Somehow over this last hour the beach filled to the brim. It was an ocean of people and I couldn’t see the end of it. A group of people begun to shift things on stage, large staircase, some lights in a large cube, a drum kit elevated a few meters up. At half past 9 the background music stopped, stage lights went out and a second drum kit appeared atop off the large cube in the middle. With the first few beats, fog flooding the stage from the sides, and bouquets of fire shooting out from the front, .Paak went into “Heart Don’t Stand a Chance” from behind the drums, elevated for everyone to see. Mouths were gaping, smiles were widening, arms went up and stayed up for most of the night.
The Free Nationals, aka “best band in the game” as .Paak pointed out, were spread out across the multilevel stage, singing along, creating sound effects and sharing autotuned acapella remixes of the classics. Most of the band were wearing matching blue costumes, and as .Paak suddenly appeared at the bottom of the stage for the second track. The theme became apparent: psychedelic 70s vibes, bright colors and curved patterns were projected in the background and printed on Anderson’s shorts + short sleeve shirt combo. The cube in the middle is a magic elevator that takes him (and the drum kit) up as needed for the tracks he insists on performing. The first song skillfully blended into Sister Nancy’s “BAM BAM” which played out over “Saviers Road” for a little while. “Toronto, do you believe?!” shouts out .Paak, “Yes Lawd!” someone in the crowd responds.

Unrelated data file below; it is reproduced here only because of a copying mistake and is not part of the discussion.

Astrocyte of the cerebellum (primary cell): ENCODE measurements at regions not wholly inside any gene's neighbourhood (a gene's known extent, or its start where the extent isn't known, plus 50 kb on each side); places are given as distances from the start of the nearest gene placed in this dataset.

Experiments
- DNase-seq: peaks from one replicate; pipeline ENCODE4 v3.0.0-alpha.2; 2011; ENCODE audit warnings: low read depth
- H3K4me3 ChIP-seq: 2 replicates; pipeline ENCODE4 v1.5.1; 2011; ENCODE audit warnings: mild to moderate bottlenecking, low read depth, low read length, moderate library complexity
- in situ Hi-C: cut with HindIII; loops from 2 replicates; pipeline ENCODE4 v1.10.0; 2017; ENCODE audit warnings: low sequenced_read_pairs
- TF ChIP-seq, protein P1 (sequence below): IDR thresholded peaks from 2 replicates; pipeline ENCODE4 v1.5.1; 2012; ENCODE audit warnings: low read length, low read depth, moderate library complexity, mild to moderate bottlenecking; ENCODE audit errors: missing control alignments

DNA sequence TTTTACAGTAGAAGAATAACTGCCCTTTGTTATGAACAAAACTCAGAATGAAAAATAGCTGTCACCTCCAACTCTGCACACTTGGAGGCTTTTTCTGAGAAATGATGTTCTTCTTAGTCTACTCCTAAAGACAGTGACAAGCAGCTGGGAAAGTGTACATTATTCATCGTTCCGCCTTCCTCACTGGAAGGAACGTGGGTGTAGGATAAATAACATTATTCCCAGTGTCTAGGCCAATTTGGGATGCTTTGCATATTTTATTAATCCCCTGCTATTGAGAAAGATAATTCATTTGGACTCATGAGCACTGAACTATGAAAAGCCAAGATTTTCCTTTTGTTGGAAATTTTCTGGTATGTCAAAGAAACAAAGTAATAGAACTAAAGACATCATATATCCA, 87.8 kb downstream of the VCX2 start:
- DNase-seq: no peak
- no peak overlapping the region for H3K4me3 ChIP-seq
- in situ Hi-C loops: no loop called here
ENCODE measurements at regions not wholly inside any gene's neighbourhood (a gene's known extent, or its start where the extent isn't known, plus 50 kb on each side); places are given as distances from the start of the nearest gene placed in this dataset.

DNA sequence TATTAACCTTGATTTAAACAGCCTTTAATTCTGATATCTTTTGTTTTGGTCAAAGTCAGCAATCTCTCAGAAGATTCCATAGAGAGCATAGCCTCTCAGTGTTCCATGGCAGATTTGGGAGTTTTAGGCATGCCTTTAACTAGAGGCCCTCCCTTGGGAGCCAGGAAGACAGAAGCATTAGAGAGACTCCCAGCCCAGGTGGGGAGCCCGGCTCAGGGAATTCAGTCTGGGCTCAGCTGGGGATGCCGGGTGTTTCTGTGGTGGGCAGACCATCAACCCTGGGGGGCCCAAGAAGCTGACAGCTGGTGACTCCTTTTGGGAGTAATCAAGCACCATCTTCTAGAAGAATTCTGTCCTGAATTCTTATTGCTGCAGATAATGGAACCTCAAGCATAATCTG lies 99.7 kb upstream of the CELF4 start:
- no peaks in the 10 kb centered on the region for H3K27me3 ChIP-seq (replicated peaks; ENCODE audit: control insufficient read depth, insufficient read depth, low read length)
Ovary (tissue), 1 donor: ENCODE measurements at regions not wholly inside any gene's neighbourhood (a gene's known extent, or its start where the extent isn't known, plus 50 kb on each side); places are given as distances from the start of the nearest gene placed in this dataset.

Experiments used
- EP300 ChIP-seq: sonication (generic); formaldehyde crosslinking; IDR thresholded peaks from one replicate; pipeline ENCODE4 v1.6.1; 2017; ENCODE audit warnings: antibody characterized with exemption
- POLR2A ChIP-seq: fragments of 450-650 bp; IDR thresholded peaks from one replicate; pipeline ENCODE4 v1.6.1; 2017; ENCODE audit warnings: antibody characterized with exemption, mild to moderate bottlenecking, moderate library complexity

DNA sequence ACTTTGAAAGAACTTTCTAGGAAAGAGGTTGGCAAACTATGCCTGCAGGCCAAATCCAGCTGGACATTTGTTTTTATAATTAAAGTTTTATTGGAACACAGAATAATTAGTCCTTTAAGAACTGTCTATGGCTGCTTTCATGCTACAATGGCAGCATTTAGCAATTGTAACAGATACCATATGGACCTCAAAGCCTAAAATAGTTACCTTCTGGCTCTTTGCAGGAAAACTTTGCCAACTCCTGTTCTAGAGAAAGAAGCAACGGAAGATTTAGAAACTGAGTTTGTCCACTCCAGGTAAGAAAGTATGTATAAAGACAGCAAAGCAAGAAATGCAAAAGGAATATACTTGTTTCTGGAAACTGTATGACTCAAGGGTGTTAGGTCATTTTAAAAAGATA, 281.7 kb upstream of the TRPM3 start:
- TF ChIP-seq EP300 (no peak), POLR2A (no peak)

Going up and down, left and right across the stage, and putting everyone to shame with his dance moves, .Paack was navigating this space effortlessly like his own backyard. This FOMO-inducing performance was an array of tracks from the latest duo release, Oxnard + Ventura, and Malibou all of which breathe out in a whole new light when performed live with the Free Nationals. .Paak’s repertoire is especially extensive when counting collaborations, all equally memorable and catchy, some of which also made the cut this night, including “Glowed Up.” After thanking all the different people who came to the show, flashing his Raptors jersey, and praising the band, .Paak hopped over the photo pit fence to dance with the crowd during “Reachin’ 2 Much” – safe to say a first for Echo Beach when it comes to getting intimate with the crowd.
This show was made for the people: from the elevated stage allowing everyone to see performers, to getting down with the first 20 rows of the pit, Anderson .Paak was here for the fans. The Guardian once called him an “endlessly renewable source of good vibes” and it’s a statement hard to dispute as this show proved once again.
Images courtesy of the artist